Reply this comment
  4. Desmond
    Desmond 31 October, 2014, 16:53

    There is movement among young Latinos that the Calpers money should be paid as well to the undocumented to kick start their financial status. This is a great idea. Just a small portion, 15%. They will be the ones to a great extent rebuilding the roads. Common sense for the new California.

    Reply this comment
    • Ted O'Steele, CEO
      Ted O'Steele, CEO 1 November, 2014, 09:39

      Desmond,

      There is also a movement among the dreaded and spooky liberal youth that the Obama Care ™ death panels be permitted to enter homes at will, rule on the issue of death for any sick folk, seize all handguns, and plant an NSA listening device. While the Ted of course “wants” to support this, even the Ted feels like this is “bridge too far” ™.

      Pastor Ted

      Reply this comment
  5. bob
    bob 31 October, 2014, 17:58

    We could easily make up the loss in the fund with a modest increase taxes…

    This is the answer the Demoncrats give for every problem at every election.

    If the sales tax were 15% it would still not be enough for the RAWGI trough feeders.

    These parasites believe there are never enough taxes and they are never high enough.

    Reply this comment
  6. bob
    bob 31 October, 2014, 18:00

    I wonder if every site like calwatchog that adovcates at least a modicum of fiscal repsonsibility get overrun and infested with RAWGI trough feeders.

    Reply this comment
  7. bob
    bob 31 October, 2014, 18:11

    New reports recently revealed that ever-increasing sums of money have flowed from Sacramento into the fund’s coffers. Last year alone, according to the Los Angeles Times, CalPERS received more than $8 billion in government cash, quadrupling its haul over the course of the past 10 years.

    CalPERS, the Times reported, voted in August to adopt 99 new types of pension bonuses. Meanwhile, its gap between current resources and pension promises has hit an estimated $100 million.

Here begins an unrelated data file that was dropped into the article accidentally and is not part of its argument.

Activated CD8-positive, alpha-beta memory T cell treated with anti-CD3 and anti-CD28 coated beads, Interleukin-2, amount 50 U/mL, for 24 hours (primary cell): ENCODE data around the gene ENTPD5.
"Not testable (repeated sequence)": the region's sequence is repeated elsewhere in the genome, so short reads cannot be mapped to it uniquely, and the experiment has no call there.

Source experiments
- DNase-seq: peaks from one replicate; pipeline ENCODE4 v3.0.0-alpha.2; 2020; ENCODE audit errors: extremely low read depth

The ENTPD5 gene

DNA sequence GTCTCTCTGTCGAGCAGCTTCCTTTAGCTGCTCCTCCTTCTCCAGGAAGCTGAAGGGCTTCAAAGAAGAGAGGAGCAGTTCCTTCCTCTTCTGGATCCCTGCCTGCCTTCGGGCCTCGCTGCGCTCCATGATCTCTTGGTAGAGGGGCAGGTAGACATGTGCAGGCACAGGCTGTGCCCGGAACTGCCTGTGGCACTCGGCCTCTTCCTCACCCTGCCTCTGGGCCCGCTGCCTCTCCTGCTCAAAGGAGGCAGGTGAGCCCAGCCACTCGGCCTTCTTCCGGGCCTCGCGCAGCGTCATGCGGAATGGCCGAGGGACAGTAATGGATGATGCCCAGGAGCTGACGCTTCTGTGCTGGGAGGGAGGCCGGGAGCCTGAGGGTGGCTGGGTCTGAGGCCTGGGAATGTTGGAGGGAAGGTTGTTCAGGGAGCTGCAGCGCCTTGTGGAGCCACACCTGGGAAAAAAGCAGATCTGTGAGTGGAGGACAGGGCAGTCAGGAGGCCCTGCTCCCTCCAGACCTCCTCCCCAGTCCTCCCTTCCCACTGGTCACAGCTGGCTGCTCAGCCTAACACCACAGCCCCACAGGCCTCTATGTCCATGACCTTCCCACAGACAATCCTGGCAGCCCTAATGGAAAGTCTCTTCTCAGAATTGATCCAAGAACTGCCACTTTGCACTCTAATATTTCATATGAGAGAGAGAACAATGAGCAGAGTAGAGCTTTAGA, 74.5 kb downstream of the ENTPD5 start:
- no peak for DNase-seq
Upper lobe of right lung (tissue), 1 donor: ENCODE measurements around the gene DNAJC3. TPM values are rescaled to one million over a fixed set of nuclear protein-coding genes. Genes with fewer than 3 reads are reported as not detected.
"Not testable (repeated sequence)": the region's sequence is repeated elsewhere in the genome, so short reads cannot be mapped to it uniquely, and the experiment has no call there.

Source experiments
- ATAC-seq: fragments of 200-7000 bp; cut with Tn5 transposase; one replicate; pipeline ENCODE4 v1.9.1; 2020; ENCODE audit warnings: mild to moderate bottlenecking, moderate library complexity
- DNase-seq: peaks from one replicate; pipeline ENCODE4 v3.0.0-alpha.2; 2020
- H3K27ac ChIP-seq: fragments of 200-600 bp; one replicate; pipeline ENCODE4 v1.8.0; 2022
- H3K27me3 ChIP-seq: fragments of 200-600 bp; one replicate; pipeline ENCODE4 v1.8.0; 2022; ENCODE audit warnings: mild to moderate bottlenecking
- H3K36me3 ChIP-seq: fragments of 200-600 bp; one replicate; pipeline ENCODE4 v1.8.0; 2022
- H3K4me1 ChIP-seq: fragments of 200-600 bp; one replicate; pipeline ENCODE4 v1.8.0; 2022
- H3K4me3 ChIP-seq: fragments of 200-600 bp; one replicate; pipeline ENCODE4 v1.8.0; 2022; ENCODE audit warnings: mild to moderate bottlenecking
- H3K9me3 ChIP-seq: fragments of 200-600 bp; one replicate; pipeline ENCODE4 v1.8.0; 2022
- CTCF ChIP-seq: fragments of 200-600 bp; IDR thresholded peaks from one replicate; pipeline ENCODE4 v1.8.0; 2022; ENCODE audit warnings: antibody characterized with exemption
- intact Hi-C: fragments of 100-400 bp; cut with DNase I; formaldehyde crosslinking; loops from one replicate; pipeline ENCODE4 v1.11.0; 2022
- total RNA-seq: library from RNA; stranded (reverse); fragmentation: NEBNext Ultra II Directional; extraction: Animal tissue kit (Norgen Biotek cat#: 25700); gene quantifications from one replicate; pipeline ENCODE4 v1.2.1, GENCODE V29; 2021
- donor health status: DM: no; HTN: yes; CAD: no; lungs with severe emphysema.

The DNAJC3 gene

Gov. Jerry Brown, whose administration tried and failed this summer to prevent pension spiking by the fund, has ordered another round of investigations into whether the perks are “legal and appropriate,” according to the Times.

    They will bleed us white with tax and “fee” increases long before there is any kind of real reform. Only when these parasites kill their host will there be any reform.

    Reply this comment
  8. LetitCollapse
    LetitCollapse 31 October, 2014, 19:23

    Between the crazy train and the public pensions these scoundrels are bleeding us dry. They don’t give a damn about the common working man anymore. People who choose to live in California and try to make an honest living are nuts. With all the taxes and enormous fees we’re subject to in order to keep the ship afloat – it’s practically impossible to maintain your head above the financial waters. If you live in California you need to be either in the top 5% or dirt poor to survive. Anybody who’s caught inbetween those 2 groups, with the exception of the public pension trough feeders, are screwed, blued and tatooed! Haven’t you folks had enough yet? For how much longer are you going to tolerate it? Oh, be sure to write your State Senator or Congresscritter and complain!!! As if they give a damn what you want!!! HAH! 😀

    Reply this comment
  9. S Moderation Douglas
    S Moderation Douglas 31 October, 2014, 19:26

    “according to findings published in the Sacramento Bee.”
    …………….
    “findings published in the Sacramento Bee”

    Being a euphemism for op-ed (i.e., OPINION) of Mark Bucher , president of the board of California Policy Center.

    Hardly unbiased.
    ……….
    ” yesterday Klein authorized Stockton to simply reduce public workers’ pay, affecting pensions only indirectly.”

    Reduce city expenses, reduce employee compensation, WITHOUT “reforming” pensions??

    What was he thinking?

    Reply this comment
  10. Skippingdog
    Skippingdog 31 October, 2014, 20:02

    Klein also noted that U.S Supreme Court precedent gives greater protection to pensions than other debts, and that Stockton workers and retires had already taken a severe haircut of more than $550 million in their healthcare costs.

    Reply this comment
  11. Skippingdog
    Skippingdog 31 October, 2014, 20:03

    How come Ed Mendel is the only reporter who can get this stuff right?

    Reply this comment
    • Ted O'Steele, CEO
      Ted O'Steele, CEO 1 November, 2014, 09:34

      Ed Mendel is the single most significant life force in the world today in the Ted’s view. Although he banned me from his blog for, I guess, being annoying, which I freely must admit that I must be. I have had to post there under a bewildering series of disguises. It’s fun.

      The Ted Steele System.

      Reply this comment
    • T Ted E-- Mind of your Godhead Ted
      T Ted E-- Mind of your Godhead Ted 1 November, 2014, 21:38

      “Sweet Wingnut Tears” !

      Reply this comment
  12. Eddy
    Eddy 31 October, 2014, 20:08

    6 figure pensions for all state employees! Where there’s a will there’s a way.

    Reply this comment
    • Ted O'Steele, CEO
      Ted O'Steele, CEO 1 November, 2014, 09:31